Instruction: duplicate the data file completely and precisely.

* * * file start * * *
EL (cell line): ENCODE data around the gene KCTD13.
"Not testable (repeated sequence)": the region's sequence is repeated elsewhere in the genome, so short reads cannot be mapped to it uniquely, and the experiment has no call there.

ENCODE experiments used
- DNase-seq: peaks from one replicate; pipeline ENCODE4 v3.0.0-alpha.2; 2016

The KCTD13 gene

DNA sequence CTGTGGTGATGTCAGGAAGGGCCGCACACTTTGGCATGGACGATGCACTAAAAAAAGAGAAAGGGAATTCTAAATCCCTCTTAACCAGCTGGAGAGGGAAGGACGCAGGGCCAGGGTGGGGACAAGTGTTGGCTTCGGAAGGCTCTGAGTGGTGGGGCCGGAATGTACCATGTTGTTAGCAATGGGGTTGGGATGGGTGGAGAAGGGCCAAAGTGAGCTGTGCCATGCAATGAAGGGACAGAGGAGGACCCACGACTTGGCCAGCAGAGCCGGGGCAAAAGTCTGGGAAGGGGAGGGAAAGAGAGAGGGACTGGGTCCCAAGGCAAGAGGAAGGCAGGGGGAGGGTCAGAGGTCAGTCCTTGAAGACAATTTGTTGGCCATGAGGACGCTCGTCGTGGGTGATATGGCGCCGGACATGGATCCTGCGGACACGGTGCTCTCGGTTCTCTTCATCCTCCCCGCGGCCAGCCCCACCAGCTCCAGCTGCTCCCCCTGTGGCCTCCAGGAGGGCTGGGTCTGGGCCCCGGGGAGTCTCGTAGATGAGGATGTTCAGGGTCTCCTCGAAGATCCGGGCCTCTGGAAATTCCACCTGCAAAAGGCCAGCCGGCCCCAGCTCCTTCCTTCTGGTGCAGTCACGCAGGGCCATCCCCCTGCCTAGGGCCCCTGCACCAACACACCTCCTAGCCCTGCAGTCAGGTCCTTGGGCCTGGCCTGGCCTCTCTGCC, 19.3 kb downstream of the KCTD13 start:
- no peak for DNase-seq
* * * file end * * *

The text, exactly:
EL (cell line): ENCODE data around the gene KCTD13.
"Not testable (repeated sequence)": the region's sequence is repeated elsewhere in the genome, so short reads cannot be mapped to it uniquely, and the experiment has no call there.

ENCODE experiments used
- DNase-seq: peaks from one replicate; pipeline ENCODE4 v3.0.0-alpha.2; 2016

The KCTD13 gene

DNA sequence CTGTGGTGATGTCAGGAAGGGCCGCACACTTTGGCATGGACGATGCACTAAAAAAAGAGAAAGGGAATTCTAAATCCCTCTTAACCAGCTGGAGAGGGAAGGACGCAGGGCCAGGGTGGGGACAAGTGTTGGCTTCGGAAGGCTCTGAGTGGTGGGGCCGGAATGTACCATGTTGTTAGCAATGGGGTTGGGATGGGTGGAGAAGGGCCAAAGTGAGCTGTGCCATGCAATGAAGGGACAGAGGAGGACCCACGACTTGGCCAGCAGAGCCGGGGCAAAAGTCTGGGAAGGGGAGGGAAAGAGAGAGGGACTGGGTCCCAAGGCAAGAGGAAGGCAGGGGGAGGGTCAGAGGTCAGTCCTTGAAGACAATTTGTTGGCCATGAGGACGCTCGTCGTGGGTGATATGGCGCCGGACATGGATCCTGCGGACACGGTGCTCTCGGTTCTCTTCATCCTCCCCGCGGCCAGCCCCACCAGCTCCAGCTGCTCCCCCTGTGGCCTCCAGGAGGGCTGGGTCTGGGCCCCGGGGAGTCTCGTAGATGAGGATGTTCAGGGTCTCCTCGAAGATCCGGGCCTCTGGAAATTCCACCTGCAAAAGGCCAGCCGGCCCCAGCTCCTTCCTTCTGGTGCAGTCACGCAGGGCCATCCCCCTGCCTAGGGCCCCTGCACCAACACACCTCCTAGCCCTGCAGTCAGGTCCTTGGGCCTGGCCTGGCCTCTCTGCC, 19.3 kb downstream of the KCTD13 start:
- no peak for DNase-seq